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SISTER CITY (Coffeetown Press, 2021)


SISTER CITY

0.

 


Zero. The starting point, the baseline void of zero. A mathematical concept of nothing that is, in fact, something extremely powerful. The idea of zero allows its Mayan originator, a tattooed wizard atop a limestone pyramid in the buzzing, tropical jungle two thousand years ago, to think about time in a big way. The Short Count and the Long Count, going forward with lots of zeroes. The implied trajectory of cyclical return in base twenty, seen graphically in the shape of the numeral itself, a shell, an orb, that mirrors the shape and motion of its true creator, the Sun. Ever proceeding, ever returning.


Thus ruminates retired Professor Ignacio Morales, muttering under his pipe-smoker’s breath. He lectures math students in his head during his afternoon walk beside the old city wall of Ciudad de la Gruta. On the shaded side of the street, it is still over ninety degrees. He proceeds through the west gate and on out around the Jaguar Pyramid. “For some, zero is a lucky number. For others, a negative description of their personality.”


His former students joke about Ignacio Morales’ attempts to attach psychological import to numbers, especially in his annual Double Zero speech on the eve of the university’s major sporting event, the Sister City soccer game against Southwest Hoosier State in Cave City, Indiana. The gringo goalkeeper always displays a red double zero on his jersey, in direct provocation to his Mayan opponents.


The professor pauses to wipe his perspiring forehead. He clears his throat and fantasizes about a lecture on the complexities of Riemannian zeroes, a fresh wand of chalk at the ready. His suit and trouser pockets contain stubs of the stuff. He imagines the ancient mathematician scratching equations into the ground with a spearhead, surrounded by admiring warriors, or using precious cacao beans as counters. Ignacio deems himself a worthy descendant, though only one quarter Maya on his mother’s side (if such really matters to identity).


The afternoon sun shines down from atop the Jaguar Pyramid with a polynomial force of the fifth degree. The professor reaches for the handkerchief in the pocket of his linen jacket. He dabs his rheumy eyes.


“Buenas tardes, señor.”


“Hola, mi amigo.”


“¡Qué calor!”


“¿Cómo va?”


“Muy bien, gracias.”


Ignacio smiles and acknowledges the daily greetings from the turbulencia in the street. Neighbors in folding chairs and shop owners waving from behind their counters and the hammock vendors with their carts. Laundry flapping on the balconies. His neighborhood is an architectural relic of the 19th century henequén boom, an era when nearly all the marine rope in the world was made from Yucatán sisal, before the advent of synthetics.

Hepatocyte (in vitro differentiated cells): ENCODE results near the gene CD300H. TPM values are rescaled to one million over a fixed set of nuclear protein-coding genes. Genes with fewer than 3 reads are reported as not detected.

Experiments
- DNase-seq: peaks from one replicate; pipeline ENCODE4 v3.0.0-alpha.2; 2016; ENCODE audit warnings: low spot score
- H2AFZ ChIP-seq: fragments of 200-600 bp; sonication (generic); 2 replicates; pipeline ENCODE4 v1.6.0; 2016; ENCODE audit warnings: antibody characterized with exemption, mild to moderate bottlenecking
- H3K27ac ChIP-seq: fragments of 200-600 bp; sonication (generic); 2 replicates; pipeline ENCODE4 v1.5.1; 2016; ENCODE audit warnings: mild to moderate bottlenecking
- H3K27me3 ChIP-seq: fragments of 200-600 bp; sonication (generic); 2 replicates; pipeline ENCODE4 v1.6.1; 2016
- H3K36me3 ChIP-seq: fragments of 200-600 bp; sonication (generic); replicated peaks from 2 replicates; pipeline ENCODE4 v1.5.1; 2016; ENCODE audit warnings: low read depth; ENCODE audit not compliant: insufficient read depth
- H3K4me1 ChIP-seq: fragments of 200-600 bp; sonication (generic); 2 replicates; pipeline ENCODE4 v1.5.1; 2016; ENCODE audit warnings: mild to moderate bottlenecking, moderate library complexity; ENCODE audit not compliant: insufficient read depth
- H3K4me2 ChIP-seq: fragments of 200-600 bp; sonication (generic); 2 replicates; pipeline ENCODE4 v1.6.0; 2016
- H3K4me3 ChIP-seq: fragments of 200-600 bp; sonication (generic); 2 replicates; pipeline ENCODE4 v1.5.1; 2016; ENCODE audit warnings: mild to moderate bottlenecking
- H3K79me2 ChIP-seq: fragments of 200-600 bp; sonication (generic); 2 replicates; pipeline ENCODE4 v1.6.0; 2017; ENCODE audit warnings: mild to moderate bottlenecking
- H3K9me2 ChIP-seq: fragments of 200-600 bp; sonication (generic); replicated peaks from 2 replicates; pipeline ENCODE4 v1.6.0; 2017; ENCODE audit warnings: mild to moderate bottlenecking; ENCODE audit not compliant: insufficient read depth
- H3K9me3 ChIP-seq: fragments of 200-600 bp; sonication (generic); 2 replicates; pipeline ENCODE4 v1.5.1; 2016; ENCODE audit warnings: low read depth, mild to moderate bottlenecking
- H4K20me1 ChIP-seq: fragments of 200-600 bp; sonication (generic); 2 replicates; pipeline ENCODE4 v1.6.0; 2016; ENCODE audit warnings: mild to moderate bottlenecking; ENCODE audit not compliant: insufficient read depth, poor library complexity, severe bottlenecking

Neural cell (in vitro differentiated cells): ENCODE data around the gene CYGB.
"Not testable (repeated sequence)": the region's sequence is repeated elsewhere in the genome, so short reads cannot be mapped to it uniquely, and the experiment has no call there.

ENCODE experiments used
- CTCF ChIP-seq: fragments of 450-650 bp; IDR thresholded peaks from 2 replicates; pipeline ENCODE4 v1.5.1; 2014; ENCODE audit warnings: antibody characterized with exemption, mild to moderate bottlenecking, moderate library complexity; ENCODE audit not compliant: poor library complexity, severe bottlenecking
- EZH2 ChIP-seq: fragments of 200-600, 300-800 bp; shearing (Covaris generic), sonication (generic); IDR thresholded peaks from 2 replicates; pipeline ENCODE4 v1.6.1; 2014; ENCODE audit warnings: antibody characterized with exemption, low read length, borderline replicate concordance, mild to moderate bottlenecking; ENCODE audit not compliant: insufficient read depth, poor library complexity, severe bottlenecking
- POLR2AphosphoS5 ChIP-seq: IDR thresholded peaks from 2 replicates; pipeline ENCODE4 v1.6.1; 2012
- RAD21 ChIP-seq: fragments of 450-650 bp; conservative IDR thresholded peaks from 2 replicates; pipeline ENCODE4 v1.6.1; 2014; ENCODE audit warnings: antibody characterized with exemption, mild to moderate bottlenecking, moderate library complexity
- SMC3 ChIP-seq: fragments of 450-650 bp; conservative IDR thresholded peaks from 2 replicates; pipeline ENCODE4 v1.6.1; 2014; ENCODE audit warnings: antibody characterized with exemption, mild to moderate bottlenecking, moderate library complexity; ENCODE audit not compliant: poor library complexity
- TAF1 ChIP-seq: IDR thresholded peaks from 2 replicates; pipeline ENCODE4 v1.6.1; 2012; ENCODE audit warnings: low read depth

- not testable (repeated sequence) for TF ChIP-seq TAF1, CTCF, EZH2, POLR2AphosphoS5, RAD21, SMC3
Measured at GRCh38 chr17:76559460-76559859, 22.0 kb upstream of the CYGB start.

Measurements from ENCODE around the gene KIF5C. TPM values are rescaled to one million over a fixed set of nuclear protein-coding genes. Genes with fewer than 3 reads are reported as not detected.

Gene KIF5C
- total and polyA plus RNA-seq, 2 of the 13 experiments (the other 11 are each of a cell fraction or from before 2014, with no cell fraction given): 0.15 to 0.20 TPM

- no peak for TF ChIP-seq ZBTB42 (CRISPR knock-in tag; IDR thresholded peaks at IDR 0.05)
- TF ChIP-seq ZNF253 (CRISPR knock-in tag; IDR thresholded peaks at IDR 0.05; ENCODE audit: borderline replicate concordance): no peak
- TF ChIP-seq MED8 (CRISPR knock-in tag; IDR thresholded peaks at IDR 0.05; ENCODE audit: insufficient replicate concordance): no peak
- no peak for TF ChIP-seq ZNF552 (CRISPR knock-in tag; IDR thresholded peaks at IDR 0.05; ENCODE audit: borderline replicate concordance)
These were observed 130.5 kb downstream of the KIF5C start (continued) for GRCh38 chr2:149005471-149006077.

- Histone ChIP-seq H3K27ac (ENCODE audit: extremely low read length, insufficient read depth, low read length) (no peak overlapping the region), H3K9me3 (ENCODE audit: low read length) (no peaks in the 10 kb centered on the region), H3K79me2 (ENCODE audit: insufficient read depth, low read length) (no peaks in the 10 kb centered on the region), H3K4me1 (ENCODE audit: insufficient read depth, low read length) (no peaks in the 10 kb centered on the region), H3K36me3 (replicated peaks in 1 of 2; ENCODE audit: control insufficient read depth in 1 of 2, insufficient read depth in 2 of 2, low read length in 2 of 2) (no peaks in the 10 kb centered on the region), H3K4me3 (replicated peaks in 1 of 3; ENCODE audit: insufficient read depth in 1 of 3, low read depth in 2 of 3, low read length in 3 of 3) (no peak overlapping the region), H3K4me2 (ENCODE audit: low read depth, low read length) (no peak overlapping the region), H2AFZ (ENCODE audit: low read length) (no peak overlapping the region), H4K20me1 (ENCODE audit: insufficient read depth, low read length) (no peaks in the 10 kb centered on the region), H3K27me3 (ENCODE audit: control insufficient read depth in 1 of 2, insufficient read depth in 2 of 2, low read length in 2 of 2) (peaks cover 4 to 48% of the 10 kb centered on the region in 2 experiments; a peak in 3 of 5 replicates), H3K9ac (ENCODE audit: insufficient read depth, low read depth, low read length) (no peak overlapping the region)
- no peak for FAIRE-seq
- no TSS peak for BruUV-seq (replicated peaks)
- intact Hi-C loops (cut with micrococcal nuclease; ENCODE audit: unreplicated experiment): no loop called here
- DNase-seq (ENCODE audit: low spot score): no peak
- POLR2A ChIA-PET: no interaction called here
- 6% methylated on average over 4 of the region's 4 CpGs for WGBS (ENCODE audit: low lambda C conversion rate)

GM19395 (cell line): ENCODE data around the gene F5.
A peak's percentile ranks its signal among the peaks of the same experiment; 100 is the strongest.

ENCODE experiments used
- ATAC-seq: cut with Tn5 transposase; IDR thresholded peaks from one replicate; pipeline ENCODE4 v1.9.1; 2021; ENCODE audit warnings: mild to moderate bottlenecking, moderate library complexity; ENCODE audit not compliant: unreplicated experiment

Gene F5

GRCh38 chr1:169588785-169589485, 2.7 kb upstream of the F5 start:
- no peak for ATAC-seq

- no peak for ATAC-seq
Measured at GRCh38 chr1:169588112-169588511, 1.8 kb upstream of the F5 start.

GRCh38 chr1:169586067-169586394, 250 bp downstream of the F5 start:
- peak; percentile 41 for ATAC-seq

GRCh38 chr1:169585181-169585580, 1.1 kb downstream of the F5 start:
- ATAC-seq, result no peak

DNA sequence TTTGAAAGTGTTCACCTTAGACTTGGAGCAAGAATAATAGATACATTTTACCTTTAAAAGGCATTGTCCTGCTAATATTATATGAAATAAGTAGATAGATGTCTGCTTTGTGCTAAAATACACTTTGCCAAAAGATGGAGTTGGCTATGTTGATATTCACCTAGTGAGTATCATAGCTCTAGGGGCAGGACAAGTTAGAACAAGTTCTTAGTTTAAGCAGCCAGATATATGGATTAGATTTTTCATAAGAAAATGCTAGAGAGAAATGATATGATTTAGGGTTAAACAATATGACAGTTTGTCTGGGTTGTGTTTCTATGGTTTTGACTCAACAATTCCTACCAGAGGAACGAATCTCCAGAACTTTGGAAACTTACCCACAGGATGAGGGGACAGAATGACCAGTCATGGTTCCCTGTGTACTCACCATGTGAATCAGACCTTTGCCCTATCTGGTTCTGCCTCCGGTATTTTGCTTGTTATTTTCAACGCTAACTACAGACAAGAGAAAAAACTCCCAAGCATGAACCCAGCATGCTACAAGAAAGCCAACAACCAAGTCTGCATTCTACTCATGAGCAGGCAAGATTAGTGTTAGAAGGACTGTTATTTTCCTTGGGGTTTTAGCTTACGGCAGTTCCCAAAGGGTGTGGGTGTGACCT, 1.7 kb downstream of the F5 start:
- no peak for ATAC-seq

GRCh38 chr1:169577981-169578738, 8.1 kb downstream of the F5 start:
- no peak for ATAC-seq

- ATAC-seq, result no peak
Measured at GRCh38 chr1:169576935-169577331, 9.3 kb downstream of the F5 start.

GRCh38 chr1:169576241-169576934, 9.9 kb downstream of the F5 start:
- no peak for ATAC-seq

Ignacio steps carefully on the broken sidewalk, shuffling along with his cane, a modified pool cue with a silver handle attached. The cane is a gift from his late friend, Delmar Butz of Cave City, Indiana. Oh, how he misses Delmar, that colorful boob.


Ignacio doffs his straw hat to the tamale lady at the corner of Centennial Park, to the nurses smoking cigarettes outside the cancer clinic, to the one-eyed operator of the shoeshine stand at the bus station, whom he has known since childhood, but can’t remember his name. He pauses to avoid a loud motorcycle, stacked high with birdcages, and a priest carrying a floppy fish in butcher paper. He eases around the line of schoolchildren at the Meteor Museum. Ignacio waves to the aproned cook, a distant cousin on his father’s side, reading a magazine in the alley behind the bakery, Pandemonio. The place is popular with the university crowd.


Every day at 4 p.m. or thereabouts, Ignacio stumps through the palmas-lined avenues of his ancestral city with the blinking, bemused gaze of a reclusive, intellectual bachelor who has just emerged from eight hours in the dim, teak-panel study of the Morales mansion. Rumor has it that the professor is working on a grand equation. Using the Mayan numeric system, the shell zero and the dot and the bar, he is attempting to solve the end-times mystery of 2012. What was supposed to happen? What might still happen? The expat regulars on the sidewalk stools of La Sombra Azul, the barrio’s busy cantina, catcall their interest:


“Cracked the secret yet, professor?”


“Would a tequila help?”


“Betting big on the Reds this weekend.”


“We miss your beisbolista friend.”


The professor pauses and bows and summons his lecture voice: “I grieve for Delmar too. Gone twelve years now. My heart still aches for Delmar Butz. And, as for my research, gentlemen, please trust that should there be a breakthrough, you will be the first to know.”